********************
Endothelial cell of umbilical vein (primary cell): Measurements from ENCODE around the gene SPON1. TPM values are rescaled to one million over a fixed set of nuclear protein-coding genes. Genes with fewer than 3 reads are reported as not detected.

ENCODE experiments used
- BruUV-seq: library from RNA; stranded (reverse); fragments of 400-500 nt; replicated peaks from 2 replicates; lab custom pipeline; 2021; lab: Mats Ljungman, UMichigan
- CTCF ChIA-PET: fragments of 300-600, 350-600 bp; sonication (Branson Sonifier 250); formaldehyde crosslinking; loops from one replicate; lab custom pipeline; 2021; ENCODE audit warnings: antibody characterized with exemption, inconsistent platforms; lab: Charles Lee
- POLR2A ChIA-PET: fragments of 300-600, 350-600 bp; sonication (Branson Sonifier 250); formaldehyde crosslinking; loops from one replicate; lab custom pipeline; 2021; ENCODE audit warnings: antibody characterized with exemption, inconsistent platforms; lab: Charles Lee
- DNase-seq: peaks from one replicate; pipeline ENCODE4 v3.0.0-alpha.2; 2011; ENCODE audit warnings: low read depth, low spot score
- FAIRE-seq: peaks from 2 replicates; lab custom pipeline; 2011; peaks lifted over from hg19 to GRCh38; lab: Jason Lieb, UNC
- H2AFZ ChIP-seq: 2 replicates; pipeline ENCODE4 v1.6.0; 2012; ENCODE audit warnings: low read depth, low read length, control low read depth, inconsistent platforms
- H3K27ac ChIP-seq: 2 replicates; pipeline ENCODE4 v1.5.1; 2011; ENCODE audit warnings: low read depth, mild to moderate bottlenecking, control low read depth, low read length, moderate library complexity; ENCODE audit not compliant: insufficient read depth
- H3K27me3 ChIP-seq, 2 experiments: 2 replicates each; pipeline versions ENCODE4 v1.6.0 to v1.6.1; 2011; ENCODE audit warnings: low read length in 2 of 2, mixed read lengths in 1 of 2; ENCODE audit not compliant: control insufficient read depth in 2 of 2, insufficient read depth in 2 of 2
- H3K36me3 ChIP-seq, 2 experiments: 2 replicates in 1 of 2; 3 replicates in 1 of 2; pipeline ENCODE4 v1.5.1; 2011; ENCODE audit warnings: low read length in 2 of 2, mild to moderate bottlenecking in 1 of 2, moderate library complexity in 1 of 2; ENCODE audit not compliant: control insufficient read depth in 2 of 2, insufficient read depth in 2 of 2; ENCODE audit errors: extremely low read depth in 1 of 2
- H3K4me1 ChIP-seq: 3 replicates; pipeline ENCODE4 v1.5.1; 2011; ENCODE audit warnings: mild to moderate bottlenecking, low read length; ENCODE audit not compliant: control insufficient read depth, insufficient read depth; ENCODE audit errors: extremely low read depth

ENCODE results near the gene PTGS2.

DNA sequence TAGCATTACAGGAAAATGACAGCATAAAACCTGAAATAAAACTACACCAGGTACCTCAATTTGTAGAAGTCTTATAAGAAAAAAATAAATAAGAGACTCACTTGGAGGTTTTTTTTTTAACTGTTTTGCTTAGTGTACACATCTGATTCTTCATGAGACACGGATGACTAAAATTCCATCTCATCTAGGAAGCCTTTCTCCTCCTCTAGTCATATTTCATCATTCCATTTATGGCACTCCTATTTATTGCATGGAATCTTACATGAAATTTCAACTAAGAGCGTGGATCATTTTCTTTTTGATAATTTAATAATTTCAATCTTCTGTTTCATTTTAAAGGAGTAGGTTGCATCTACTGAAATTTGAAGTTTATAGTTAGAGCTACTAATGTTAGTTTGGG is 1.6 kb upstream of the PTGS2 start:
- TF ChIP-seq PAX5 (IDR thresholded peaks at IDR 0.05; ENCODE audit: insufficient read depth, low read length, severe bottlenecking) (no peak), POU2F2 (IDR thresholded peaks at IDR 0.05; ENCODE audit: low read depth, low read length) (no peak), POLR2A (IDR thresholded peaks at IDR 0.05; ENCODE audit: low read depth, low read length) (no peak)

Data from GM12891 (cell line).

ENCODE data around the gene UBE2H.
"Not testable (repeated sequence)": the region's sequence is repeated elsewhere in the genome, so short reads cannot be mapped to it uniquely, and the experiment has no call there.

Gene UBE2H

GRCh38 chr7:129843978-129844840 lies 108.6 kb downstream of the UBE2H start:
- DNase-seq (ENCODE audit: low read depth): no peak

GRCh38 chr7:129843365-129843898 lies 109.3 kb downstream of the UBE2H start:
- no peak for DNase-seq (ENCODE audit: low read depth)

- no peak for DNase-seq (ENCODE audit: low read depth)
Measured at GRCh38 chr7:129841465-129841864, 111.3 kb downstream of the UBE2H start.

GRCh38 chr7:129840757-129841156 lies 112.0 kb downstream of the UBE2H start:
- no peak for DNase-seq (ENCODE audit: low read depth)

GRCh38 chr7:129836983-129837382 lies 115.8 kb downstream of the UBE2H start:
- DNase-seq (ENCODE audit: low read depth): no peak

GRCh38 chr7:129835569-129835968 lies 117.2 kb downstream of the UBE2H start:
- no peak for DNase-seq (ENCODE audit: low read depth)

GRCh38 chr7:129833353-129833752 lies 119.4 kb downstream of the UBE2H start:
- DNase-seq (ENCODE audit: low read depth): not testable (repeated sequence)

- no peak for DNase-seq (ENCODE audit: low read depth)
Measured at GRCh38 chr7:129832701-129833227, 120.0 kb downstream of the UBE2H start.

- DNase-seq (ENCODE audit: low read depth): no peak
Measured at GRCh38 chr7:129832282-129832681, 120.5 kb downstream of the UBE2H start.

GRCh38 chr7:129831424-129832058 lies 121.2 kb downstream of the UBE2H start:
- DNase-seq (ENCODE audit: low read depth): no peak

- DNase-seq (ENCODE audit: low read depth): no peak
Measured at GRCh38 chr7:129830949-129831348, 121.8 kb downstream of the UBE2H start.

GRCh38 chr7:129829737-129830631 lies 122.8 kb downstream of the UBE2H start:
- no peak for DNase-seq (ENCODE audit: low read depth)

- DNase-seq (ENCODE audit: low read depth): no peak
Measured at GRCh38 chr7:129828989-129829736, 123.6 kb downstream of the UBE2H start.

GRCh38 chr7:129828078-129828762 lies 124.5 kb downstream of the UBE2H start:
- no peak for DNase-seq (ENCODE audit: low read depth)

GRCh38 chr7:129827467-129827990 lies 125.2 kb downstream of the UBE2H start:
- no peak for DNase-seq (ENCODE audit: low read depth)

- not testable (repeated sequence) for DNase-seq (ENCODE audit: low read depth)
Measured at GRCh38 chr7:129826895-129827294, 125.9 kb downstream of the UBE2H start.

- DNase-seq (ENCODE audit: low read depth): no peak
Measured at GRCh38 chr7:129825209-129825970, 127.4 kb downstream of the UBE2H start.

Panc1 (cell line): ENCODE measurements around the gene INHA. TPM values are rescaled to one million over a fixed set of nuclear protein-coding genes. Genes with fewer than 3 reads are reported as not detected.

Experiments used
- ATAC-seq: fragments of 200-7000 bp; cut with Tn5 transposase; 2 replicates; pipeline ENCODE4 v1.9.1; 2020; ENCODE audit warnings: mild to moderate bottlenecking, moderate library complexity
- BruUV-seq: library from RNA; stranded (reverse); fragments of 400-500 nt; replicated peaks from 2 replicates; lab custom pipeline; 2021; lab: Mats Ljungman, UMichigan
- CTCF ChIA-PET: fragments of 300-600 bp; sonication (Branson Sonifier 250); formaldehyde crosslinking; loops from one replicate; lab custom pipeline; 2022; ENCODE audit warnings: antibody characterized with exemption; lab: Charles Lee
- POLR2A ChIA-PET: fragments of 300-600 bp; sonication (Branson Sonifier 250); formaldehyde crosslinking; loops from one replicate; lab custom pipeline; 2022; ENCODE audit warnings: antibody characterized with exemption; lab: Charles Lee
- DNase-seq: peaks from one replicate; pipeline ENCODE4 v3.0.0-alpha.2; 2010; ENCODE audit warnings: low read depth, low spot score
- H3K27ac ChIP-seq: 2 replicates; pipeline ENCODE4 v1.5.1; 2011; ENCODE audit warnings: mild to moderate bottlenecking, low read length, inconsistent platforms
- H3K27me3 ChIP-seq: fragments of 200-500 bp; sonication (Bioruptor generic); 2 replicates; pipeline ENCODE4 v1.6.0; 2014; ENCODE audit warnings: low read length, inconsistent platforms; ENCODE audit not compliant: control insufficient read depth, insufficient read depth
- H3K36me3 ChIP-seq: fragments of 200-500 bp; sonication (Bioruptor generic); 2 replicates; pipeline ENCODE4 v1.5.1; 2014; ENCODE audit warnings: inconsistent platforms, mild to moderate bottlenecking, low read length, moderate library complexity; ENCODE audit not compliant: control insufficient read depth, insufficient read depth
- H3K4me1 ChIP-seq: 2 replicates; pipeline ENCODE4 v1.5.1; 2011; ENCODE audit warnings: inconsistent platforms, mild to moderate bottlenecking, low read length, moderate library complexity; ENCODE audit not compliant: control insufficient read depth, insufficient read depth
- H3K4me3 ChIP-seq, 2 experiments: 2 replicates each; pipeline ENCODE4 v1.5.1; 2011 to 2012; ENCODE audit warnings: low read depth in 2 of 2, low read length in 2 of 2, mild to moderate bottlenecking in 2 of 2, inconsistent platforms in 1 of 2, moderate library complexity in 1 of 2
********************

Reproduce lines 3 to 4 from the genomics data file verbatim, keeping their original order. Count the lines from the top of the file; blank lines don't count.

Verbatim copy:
- BruUV-seq: library from RNA; stranded (reverse); fragments of 400-500 nt; replicated peaks from 2 replicates; lab custom pipeline; 2021; lab: Mats Ljungman, UMichigan
- CTCF ChIA-PET: fragments of 300-600, 350-600 bp; sonication (Branson Sonifier 250); formaldehyde crosslinking; loops from one replicate; lab custom pipeline; 2021; ENCODE audit warnings: antibody characterized with exemption, inconsistent platforms; lab: Charles Lee